18 tips for Better Partnership Working

I have just completed a 2 day workshop with a great group of partnership managers.  Here is what I learned!

  1. Get really clear and comfortable about your self interest. Your personal  reaction to the opportunities and possibilities offered in your role.
  2. Communicate this powerfully in language that the recipient will understand and value.
  3. Develop your professional self interest – the overlap between your individual/personal and professional/organisational response to what REALLY matters.
  4. Build your power to influence what really matters through investing in person to person relationships. Invest in a series of 121s. Share what really matters to you. Be clear on how they will perceive you.
  5. Use the allies/opponents/adversaries/fencesitters/bedfellows model to help you structure this.
  6. Become power hungry (why wouldn’t you want power to make what you believe in happen? Don’t leave power for the bad guys of this world to grab!)
  7. Building a powerful coalition around your ideas inside the business is as important as building one externally.
  8. Know your reputation – find ways to find what people REALLY think of you and your agenda – but are too polite to say!
  9. Don’t be busy fools. Work on the most powerful relationships. That is the relationships that give you the most power – this has little or nothing to do with the ‘authority’ power of the other party. Think leverage. Think goals.
  10. Think ‘enlightened self interest‘  and here.
  11. Ring fence thinking time – 2 lots of 90 minutes a week – to develop your agenda – rather than respond to the needs and agendas of others. This will increase your sense of control and reduce your levels of stress – as well as making you much more effective and creative. GUARANTEED.
  12. Agree on the ends.   Be different, challenging, creative and risky when it comes to the means. You don’t always have to play by the rules. Think Mandela.
  13. If you play by the rules of bureaucracy it will find ways of stifling change.
  14. Don’t let years of socialisation in being helpful and humble result in you being a selfless partner. Nobody wants to partner with Uriah Heep – but they may just take everything you have.
  15. Resist the safety of bureaucracy – maintenance, safety, dependency (external locus of control).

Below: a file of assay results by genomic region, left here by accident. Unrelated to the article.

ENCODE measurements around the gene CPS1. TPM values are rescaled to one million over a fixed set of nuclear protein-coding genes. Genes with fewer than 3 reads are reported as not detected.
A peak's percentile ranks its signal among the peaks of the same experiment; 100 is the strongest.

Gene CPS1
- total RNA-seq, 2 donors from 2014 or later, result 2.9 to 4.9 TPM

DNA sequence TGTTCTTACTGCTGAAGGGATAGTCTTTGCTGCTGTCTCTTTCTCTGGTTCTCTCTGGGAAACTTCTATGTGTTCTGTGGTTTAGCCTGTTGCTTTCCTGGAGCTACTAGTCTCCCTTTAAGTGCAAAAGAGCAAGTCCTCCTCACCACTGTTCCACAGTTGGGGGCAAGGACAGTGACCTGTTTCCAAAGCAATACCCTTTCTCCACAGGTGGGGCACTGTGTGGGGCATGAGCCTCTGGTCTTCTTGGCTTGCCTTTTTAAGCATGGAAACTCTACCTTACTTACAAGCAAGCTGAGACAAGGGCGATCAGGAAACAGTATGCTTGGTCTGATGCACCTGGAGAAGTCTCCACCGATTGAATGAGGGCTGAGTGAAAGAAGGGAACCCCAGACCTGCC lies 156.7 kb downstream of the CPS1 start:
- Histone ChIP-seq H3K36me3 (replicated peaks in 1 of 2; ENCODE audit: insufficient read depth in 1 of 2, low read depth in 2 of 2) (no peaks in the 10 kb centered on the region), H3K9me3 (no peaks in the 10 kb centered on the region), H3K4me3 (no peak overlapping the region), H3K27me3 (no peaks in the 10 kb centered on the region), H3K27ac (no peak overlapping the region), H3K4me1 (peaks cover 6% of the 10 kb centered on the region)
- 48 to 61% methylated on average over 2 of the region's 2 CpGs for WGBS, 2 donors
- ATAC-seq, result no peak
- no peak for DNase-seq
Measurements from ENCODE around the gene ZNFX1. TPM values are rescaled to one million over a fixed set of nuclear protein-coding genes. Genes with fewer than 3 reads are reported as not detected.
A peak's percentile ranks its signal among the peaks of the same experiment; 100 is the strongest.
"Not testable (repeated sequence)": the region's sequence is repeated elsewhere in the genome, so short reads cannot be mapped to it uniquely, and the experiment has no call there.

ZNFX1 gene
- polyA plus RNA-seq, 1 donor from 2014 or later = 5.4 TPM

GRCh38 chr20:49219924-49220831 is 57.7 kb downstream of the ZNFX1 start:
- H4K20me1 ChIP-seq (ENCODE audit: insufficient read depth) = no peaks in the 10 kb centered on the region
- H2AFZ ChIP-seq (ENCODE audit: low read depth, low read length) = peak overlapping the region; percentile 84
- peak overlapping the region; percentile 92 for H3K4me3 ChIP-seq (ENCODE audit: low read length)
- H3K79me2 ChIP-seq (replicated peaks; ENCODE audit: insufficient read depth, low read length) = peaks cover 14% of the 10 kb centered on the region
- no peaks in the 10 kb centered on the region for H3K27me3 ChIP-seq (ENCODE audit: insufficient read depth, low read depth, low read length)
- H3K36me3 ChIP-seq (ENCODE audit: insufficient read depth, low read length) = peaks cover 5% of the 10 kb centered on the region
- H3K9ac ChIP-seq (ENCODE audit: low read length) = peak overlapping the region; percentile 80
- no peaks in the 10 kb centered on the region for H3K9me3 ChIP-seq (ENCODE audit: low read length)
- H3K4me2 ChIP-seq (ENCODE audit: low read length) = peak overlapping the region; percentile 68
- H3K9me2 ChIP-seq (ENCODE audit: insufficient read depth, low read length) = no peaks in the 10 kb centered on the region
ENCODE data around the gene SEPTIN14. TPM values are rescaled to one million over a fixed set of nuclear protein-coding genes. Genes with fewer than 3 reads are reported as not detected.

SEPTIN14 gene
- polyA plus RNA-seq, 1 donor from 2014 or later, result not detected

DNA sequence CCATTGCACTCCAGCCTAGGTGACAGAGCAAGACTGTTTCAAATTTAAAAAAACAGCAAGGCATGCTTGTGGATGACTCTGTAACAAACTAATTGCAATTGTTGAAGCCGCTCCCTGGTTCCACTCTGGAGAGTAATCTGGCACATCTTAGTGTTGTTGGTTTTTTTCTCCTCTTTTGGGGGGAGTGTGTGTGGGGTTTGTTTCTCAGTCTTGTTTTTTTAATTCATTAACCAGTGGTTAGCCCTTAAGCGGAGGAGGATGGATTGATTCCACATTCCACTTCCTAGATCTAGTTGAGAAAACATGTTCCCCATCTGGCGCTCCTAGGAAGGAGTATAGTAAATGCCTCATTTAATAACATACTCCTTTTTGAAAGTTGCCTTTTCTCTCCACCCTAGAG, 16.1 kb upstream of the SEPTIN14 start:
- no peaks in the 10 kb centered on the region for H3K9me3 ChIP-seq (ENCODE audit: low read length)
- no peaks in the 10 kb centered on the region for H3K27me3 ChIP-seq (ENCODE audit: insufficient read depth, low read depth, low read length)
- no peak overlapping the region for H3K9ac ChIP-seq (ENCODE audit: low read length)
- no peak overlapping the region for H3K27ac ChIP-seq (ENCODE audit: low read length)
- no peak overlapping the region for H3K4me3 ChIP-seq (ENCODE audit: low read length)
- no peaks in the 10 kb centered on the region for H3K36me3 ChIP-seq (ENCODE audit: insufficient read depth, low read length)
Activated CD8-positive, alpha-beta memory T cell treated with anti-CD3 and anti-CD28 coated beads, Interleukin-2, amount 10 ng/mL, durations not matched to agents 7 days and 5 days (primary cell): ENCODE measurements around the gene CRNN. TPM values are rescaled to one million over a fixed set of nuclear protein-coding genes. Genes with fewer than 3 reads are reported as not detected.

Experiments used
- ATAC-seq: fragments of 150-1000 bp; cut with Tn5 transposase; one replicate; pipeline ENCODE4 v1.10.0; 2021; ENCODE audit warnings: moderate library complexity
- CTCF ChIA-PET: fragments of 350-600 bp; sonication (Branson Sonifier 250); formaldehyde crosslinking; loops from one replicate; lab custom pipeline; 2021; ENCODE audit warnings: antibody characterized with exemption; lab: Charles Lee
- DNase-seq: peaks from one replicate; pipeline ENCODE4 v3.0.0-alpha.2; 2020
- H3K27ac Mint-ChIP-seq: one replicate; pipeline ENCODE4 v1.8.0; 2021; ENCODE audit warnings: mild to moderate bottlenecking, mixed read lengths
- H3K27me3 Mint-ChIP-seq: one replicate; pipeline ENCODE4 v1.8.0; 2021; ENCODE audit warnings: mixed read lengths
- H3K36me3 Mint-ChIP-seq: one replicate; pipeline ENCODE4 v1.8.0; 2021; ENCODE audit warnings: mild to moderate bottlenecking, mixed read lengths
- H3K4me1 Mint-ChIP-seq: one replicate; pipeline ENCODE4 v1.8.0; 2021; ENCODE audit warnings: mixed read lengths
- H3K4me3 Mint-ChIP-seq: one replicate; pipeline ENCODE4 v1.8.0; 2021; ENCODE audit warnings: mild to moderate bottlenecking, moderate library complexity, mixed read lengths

16. Pursue the entrepreneurial way – greatness, courage and autonomy (internal locus of control).
  17. Don’t waste too much time and energy on the difficult people. Invest it in those who share your self interest – life is just better that way.
  18. Always take your own chalk and be cautious in your selection of cues….(this is not a mystical metaphor – just a statement of fact).

Anything I have missed?

Your vision will become clear only when you can look into your own heart. Who looks outside, dreams; who looks inside, awakes.

Carl Jung

Comments

  1. annmrmb7 says:

    great List Mike!
    I would add :-
    Do go in with the appreciations of the other guys point of view/context.
    It is not just about’ winning’,’beating’ and scoring goals-The idea of true partnership , is to allow others space to be,yet holding your own integrity,and the core values of you and your organisation,whilst accepting that a little harmonious compromise, and professional courtesy, will oil the partnership…give and take…not just take take from either side.
    Ann

  2. Not sure about number 5, Mike. How to receive the model (and interests) of a potential partner/adversary/ally etc. is a craft in itself. You can give them the space fully to describe what they want … of course your giving them the space is itself an expression of control. You can do as you say in no.5 and utilise what they model in building a joint structure, provided all they say can assist the partnership. But there are a number of other ways of dealing with it. If, for example, there are elements that could help and others that are totally out of the question, you can focus on the positive whilst undermining the unacceptable through rational debate until it falls off the agenda. Another route is what I call jiu-jitsu where you take the thrust of the opponent and use its force to throw the discussion into the area you want. And there are occasions when a partnership manager has to make an objective assessment that might be that a partnership would not be in one’s interest.

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